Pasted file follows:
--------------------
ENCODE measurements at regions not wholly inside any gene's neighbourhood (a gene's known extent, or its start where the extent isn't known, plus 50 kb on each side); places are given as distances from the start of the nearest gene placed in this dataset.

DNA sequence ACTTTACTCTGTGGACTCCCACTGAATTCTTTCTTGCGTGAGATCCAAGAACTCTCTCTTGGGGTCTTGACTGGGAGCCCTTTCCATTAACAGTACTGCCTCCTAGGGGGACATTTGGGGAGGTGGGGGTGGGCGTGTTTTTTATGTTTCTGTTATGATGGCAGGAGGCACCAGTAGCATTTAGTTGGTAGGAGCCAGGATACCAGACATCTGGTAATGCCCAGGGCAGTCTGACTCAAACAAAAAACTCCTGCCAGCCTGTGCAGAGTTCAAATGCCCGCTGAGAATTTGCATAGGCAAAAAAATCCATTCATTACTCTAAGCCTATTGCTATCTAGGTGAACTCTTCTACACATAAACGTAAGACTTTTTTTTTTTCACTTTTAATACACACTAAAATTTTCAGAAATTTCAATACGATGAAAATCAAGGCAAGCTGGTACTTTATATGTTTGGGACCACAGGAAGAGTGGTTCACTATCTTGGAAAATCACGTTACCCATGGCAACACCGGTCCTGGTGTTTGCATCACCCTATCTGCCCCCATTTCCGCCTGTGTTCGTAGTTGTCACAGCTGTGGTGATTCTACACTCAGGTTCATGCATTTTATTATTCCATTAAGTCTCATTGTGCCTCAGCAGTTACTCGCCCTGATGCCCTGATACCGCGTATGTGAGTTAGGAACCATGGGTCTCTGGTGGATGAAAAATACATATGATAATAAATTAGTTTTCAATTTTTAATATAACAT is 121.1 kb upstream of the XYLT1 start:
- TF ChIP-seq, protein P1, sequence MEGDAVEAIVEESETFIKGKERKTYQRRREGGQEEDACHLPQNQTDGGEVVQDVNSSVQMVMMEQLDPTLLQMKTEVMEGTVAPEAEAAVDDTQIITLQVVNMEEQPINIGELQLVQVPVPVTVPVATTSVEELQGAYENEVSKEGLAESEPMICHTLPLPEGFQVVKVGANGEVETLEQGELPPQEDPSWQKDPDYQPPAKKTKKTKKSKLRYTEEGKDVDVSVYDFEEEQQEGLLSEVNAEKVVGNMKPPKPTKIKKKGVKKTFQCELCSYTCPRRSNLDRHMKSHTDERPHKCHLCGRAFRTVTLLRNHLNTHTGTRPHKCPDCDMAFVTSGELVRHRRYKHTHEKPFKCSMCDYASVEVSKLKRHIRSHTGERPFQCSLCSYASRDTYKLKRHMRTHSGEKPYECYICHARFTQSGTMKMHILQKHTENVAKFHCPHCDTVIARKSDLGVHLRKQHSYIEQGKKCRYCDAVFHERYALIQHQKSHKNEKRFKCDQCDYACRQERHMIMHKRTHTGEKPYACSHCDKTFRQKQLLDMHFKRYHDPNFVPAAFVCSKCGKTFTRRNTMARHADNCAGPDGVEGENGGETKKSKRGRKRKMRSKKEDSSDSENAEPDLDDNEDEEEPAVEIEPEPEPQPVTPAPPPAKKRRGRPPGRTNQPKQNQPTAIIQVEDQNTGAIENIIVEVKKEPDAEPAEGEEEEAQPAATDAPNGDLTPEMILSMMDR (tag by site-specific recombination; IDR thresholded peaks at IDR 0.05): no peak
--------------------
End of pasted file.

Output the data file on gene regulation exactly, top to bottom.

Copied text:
ENCODE measurements at regions not wholly inside any gene's neighbourhood (a gene's known extent, or its start where the extent isn't known, plus 50 kb on each side); places are given as distances from the start of the nearest gene placed in this dataset.

DNA sequence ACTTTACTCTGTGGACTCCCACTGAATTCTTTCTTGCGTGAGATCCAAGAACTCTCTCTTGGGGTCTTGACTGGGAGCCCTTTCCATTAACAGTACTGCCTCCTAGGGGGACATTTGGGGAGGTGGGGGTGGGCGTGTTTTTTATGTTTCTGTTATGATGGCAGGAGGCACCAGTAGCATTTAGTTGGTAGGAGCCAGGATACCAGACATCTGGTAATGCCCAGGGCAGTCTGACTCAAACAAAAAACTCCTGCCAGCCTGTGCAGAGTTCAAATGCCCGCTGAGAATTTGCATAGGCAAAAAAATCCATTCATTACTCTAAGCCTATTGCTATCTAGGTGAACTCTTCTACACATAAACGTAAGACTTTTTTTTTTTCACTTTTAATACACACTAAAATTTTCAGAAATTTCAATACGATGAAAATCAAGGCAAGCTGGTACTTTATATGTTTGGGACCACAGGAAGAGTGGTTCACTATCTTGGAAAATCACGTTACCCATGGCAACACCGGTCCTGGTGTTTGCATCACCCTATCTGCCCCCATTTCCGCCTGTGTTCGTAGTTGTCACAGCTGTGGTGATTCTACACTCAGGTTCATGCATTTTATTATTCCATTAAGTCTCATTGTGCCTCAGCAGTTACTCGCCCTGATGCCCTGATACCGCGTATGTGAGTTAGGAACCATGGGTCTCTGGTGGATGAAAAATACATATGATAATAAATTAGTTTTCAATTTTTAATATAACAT is 121.1 kb upstream of the XYLT1 start:
- TF ChIP-seq, protein P1, sequence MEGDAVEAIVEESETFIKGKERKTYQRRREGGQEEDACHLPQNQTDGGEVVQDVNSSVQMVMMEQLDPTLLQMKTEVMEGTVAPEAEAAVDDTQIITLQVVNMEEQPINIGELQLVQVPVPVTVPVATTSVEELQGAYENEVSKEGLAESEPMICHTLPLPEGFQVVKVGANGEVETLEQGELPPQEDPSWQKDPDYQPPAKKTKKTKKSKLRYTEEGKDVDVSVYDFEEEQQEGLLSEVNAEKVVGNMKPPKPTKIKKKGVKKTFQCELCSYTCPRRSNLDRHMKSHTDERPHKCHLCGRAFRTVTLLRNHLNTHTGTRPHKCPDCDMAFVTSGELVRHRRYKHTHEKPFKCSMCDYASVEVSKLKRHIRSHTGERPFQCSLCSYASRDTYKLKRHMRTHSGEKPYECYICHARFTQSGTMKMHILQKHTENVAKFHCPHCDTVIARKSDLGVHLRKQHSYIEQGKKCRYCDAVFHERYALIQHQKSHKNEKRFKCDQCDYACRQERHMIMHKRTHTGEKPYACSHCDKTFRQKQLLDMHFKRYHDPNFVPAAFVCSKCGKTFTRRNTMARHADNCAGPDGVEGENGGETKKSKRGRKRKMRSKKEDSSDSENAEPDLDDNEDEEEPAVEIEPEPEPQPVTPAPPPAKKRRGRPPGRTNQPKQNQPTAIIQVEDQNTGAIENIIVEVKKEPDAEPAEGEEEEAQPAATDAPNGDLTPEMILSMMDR (tag by site-specific recombination; IDR thresholded peaks at IDR 0.05): no peak